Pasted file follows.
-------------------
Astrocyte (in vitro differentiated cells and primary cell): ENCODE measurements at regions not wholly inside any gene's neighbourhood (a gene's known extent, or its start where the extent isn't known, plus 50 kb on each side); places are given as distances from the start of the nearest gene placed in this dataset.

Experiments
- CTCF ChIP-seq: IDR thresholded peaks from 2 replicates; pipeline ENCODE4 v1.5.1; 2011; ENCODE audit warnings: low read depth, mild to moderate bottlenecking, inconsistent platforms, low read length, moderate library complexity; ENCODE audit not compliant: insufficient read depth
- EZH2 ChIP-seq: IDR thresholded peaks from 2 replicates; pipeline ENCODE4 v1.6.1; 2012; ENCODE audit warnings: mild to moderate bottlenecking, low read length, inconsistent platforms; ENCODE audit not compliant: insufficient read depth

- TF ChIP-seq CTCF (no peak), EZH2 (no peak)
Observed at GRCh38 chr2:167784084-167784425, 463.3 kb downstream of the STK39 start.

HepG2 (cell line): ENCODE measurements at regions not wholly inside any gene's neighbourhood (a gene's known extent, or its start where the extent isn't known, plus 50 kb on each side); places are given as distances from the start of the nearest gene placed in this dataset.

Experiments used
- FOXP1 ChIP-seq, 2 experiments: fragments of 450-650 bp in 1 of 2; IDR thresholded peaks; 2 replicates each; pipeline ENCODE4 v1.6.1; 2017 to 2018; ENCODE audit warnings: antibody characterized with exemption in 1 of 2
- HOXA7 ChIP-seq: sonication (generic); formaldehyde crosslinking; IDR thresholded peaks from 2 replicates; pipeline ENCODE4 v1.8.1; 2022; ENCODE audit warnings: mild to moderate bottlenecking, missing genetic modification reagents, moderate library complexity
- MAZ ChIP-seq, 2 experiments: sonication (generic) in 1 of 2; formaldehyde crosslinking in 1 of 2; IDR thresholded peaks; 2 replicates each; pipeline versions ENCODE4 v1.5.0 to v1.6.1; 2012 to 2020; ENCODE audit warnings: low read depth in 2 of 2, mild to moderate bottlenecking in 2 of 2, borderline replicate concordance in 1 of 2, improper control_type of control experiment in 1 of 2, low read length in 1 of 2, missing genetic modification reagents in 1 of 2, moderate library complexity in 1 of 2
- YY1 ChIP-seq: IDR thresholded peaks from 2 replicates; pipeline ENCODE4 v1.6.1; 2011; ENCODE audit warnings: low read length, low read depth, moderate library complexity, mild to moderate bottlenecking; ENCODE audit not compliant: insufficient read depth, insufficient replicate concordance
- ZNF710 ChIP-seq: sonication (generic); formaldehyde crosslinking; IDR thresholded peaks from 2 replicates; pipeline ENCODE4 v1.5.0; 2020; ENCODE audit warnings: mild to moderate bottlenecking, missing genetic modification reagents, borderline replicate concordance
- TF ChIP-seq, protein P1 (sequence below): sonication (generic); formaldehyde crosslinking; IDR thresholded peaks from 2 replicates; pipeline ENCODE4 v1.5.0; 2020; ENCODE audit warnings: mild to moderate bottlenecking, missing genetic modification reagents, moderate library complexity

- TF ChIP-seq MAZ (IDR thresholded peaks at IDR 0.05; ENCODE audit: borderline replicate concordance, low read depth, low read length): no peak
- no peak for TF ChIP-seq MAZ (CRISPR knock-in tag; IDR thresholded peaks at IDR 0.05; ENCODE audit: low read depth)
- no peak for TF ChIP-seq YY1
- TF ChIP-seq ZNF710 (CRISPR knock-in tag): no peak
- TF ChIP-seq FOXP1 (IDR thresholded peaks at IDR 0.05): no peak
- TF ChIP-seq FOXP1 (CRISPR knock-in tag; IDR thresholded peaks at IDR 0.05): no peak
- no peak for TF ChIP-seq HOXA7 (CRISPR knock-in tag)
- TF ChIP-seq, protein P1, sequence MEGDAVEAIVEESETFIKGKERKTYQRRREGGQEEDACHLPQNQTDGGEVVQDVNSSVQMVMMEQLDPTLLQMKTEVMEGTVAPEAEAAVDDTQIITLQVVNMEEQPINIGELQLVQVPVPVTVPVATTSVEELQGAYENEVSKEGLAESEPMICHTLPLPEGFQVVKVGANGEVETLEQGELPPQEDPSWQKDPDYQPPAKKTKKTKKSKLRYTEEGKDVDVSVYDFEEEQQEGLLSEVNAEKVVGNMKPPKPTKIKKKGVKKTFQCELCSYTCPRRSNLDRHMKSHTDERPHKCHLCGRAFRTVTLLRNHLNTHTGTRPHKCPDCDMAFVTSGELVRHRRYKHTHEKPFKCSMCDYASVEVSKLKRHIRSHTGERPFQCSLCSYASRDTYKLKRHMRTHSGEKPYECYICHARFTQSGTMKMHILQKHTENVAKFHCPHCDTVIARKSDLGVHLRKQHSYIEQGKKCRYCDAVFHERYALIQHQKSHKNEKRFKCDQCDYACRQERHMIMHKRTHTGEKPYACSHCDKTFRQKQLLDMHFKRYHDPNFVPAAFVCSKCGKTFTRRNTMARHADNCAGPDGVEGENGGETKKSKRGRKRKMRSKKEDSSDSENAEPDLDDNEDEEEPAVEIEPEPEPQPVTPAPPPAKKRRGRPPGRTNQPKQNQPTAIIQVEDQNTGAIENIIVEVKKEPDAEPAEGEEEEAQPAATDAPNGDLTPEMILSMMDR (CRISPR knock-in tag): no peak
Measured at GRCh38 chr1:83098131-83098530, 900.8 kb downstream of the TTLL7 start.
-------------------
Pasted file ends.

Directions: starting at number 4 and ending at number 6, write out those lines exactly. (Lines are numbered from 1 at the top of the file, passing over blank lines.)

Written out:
- EZH2 ChIP-seq: IDR thresholded peaks from 2 replicates; pipeline ENCODE4 v1.6.1; 2012; ENCODE audit warnings: mild to moderate bottlenecking, low read length, inconsistent platforms; ENCODE audit not compliant: insufficient read depth

- TF ChIP-seq CTCF (no peak), EZH2 (no peak)
Observed at GRCh38 chr2:167784084-167784425, 463.3 kb downstream of the STK39 start.